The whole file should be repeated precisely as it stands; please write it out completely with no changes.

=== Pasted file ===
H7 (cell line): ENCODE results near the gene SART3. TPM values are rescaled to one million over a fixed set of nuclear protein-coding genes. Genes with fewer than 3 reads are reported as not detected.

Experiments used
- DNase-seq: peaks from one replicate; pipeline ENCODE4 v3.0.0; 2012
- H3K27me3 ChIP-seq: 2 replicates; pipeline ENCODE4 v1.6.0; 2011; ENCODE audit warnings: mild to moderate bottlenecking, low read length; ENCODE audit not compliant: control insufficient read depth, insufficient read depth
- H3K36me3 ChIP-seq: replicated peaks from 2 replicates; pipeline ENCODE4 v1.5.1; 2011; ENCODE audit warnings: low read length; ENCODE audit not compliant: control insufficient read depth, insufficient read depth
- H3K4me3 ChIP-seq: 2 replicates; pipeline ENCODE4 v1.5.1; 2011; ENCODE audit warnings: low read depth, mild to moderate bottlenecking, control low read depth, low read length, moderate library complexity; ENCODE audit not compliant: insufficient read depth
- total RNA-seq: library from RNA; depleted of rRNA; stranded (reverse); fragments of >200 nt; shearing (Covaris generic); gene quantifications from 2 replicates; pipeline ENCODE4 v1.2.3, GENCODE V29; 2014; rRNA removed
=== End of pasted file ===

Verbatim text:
H7 (cell line): ENCODE results near the gene SART3. TPM values are rescaled to one million over a fixed set of nuclear protein-coding genes. Genes with fewer than 3 reads are reported as not detected.

Experiments used
- DNase-seq: peaks from one replicate; pipeline ENCODE4 v3.0.0; 2012
- H3K27me3 ChIP-seq: 2 replicates; pipeline ENCODE4 v1.6.0; 2011; ENCODE audit warnings: mild to moderate bottlenecking, low read length; ENCODE audit not compliant: control insufficient read depth, insufficient read depth
- H3K36me3 ChIP-seq: replicated peaks from 2 replicates; pipeline ENCODE4 v1.5.1; 2011; ENCODE audit warnings: low read length; ENCODE audit not compliant: control insufficient read depth, insufficient read depth
- H3K4me3 ChIP-seq: 2 replicates; pipeline ENCODE4 v1.5.1; 2011; ENCODE audit warnings: low read depth, mild to moderate bottlenecking, control low read depth, low read length, moderate library complexity; ENCODE audit not compliant: insufficient read depth
- total RNA-seq: library from RNA; depleted of rRNA; stranded (reverse); fragments of >200 nt; shearing (Covaris generic); gene quantifications from 2 replicates; pipeline ENCODE4 v1.2.3, GENCODE V29; 2014; rRNA removed